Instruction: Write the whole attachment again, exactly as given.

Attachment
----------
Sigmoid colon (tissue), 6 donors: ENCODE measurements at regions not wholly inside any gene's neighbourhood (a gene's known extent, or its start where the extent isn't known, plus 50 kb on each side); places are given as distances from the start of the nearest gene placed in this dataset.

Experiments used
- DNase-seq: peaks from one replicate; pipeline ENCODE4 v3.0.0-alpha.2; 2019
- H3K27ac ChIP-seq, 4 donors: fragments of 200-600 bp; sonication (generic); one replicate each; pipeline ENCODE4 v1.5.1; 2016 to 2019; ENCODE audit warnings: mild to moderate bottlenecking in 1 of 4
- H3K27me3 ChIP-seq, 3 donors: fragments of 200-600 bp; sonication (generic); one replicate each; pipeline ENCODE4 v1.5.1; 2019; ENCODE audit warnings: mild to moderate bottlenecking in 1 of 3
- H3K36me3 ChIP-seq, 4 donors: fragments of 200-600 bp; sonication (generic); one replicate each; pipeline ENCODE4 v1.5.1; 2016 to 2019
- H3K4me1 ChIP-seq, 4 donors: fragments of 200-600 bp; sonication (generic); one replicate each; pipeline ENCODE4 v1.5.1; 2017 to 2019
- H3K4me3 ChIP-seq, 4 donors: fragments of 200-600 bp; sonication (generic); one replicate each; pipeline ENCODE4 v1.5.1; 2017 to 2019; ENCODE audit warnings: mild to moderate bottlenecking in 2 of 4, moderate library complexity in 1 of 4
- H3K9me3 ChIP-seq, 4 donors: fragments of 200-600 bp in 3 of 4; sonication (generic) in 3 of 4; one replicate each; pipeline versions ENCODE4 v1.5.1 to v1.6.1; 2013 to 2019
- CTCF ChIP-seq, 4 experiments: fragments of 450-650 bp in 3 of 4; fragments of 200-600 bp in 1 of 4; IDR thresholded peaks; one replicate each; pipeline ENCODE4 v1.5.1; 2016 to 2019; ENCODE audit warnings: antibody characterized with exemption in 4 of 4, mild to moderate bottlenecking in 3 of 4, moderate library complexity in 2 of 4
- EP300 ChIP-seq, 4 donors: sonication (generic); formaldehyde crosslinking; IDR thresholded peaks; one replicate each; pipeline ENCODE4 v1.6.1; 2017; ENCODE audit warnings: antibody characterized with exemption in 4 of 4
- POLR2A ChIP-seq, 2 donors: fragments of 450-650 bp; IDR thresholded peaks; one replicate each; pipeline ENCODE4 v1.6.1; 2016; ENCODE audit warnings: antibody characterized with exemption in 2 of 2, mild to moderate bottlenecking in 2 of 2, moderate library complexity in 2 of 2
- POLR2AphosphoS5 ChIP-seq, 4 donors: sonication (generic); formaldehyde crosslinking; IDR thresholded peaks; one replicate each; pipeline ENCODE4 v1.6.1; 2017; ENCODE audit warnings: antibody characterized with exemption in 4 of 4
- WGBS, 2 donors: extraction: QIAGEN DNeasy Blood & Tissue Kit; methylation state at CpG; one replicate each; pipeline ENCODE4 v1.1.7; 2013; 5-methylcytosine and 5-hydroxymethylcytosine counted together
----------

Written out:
Sigmoid colon (tissue), 6 donors: ENCODE measurements at regions not wholly inside any gene's neighbourhood (a gene's known extent, or its start where the extent isn't known, plus 50 kb on each side); places are given as distances from the start of the nearest gene placed in this dataset.

Experiments used
- DNase-seq: peaks from one replicate; pipeline ENCODE4 v3.0.0-alpha.2; 2019
- H3K27ac ChIP-seq, 4 donors: fragments of 200-600 bp; sonication (generic); one replicate each; pipeline ENCODE4 v1.5.1; 2016 to 2019; ENCODE audit warnings: mild to moderate bottlenecking in 1 of 4
- H3K27me3 ChIP-seq, 3 donors: fragments of 200-600 bp; sonication (generic); one replicate each; pipeline ENCODE4 v1.5.1; 2019; ENCODE audit warnings: mild to moderate bottlenecking in 1 of 3
- H3K36me3 ChIP-seq, 4 donors: fragments of 200-600 bp; sonication (generic); one replicate each; pipeline ENCODE4 v1.5.1; 2016 to 2019
- H3K4me1 ChIP-seq, 4 donors: fragments of 200-600 bp; sonication (generic); one replicate each; pipeline ENCODE4 v1.5.1; 2017 to 2019
- H3K4me3 ChIP-seq, 4 donors: fragments of 200-600 bp; sonication (generic); one replicate each; pipeline ENCODE4 v1.5.1; 2017 to 2019; ENCODE audit warnings: mild to moderate bottlenecking in 2 of 4, moderate library complexity in 1 of 4
- H3K9me3 ChIP-seq, 4 donors: fragments of 200-600 bp in 3 of 4; sonication (generic) in 3 of 4; one replicate each; pipeline versions ENCODE4 v1.5.1 to v1.6.1; 2013 to 2019
- CTCF ChIP-seq, 4 experiments: fragments of 450-650 bp in 3 of 4; fragments of 200-600 bp in 1 of 4; IDR thresholded peaks; one replicate each; pipeline ENCODE4 v1.5.1; 2016 to 2019; ENCODE audit warnings: antibody characterized with exemption in 4 of 4, mild to moderate bottlenecking in 3 of 4, moderate library complexity in 2 of 4
- EP300 ChIP-seq, 4 donors: sonication (generic); formaldehyde crosslinking; IDR thresholded peaks; one replicate each; pipeline ENCODE4 v1.6.1; 2017; ENCODE audit warnings: antibody characterized with exemption in 4 of 4
- POLR2A ChIP-seq, 2 donors: fragments of 450-650 bp; IDR thresholded peaks; one replicate each; pipeline ENCODE4 v1.6.1; 2016; ENCODE audit warnings: antibody characterized with exemption in 2 of 2, mild to moderate bottlenecking in 2 of 2, moderate library complexity in 2 of 2
- POLR2AphosphoS5 ChIP-seq, 4 donors: sonication (generic); formaldehyde crosslinking; IDR thresholded peaks; one replicate each; pipeline ENCODE4 v1.6.1; 2017; ENCODE audit warnings: antibody characterized with exemption in 4 of 4
- WGBS, 2 donors: extraction: QIAGEN DNeasy Blood & Tissue Kit; methylation state at CpG; one replicate each; pipeline ENCODE4 v1.1.7; 2013; 5-methylcytosine and 5-hydroxymethylcytosine counted together